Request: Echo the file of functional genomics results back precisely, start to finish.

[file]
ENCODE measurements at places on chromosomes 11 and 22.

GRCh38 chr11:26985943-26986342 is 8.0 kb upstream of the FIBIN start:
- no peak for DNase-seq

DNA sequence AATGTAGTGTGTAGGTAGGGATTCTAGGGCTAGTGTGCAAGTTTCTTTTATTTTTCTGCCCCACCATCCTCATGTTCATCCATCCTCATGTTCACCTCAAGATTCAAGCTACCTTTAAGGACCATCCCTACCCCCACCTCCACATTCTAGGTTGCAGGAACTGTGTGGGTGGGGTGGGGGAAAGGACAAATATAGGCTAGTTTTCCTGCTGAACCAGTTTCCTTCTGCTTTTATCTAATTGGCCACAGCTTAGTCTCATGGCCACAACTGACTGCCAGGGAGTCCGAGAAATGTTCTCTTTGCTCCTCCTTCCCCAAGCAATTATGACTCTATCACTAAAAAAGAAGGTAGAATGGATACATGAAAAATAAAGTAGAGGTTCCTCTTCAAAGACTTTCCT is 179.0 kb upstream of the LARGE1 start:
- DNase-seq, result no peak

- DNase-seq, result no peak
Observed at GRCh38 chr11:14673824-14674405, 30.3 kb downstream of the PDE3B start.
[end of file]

ENCODE measurements at places on chromosomes 11 and 22.

GRCh38 chr11:26985943-26986342 is 8.0 kb upstream of the FIBIN start:
- no peak for DNase-seq

DNA sequence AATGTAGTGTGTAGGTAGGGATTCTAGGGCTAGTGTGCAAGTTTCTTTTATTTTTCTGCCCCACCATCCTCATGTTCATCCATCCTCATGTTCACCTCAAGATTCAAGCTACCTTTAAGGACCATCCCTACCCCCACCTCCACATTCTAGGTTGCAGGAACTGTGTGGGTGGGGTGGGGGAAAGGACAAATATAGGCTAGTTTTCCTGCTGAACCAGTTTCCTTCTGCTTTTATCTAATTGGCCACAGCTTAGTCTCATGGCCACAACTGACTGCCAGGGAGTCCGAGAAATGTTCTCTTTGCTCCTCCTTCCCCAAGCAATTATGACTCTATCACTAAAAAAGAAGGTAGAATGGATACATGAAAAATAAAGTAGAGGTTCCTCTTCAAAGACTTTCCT is 179.0 kb upstream of the LARGE1 start:
- DNase-seq, result no peak

- DNase-seq, result no peak
Observed at GRCh38 chr11:14673824-14674405, 30.3 kb downstream of the PDE3B start.